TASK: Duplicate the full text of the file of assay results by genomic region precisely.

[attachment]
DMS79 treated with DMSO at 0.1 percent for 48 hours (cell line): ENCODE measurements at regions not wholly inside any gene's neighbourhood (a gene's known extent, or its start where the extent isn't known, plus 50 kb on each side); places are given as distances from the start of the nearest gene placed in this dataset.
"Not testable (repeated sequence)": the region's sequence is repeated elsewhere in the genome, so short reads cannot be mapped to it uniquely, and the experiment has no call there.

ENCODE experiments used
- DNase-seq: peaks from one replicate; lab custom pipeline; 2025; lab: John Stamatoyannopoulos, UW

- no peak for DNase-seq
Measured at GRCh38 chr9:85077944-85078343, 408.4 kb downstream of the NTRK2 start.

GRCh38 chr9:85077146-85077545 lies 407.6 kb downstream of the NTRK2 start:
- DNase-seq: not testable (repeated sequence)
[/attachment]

DMS79 treated with DMSO at 0.1 percent for 48 hours (cell line): ENCODE measurements at regions not wholly inside any gene's neighbourhood (a gene's known extent, or its start where the extent isn't known, plus 50 kb on each side); places are given as distances from the start of the nearest gene placed in this dataset.
"Not testable (repeated sequence)": the region's sequence is repeated elsewhere in the genome, so short reads cannot be mapped to it uniquely, and the experiment has no call there.

ENCODE experiments used
- DNase-seq: peaks from one replicate; lab custom pipeline; 2025; lab: John Stamatoyannopoulos, UW

- no peak for DNase-seq
Measured at GRCh38 chr9:85077944-85078343, 408.4 kb downstream of the NTRK2 start.

GRCh38 chr9:85077146-85077545 lies 407.6 kb downstream of the NTRK2 start:
- DNase-seq: not testable (repeated sequence)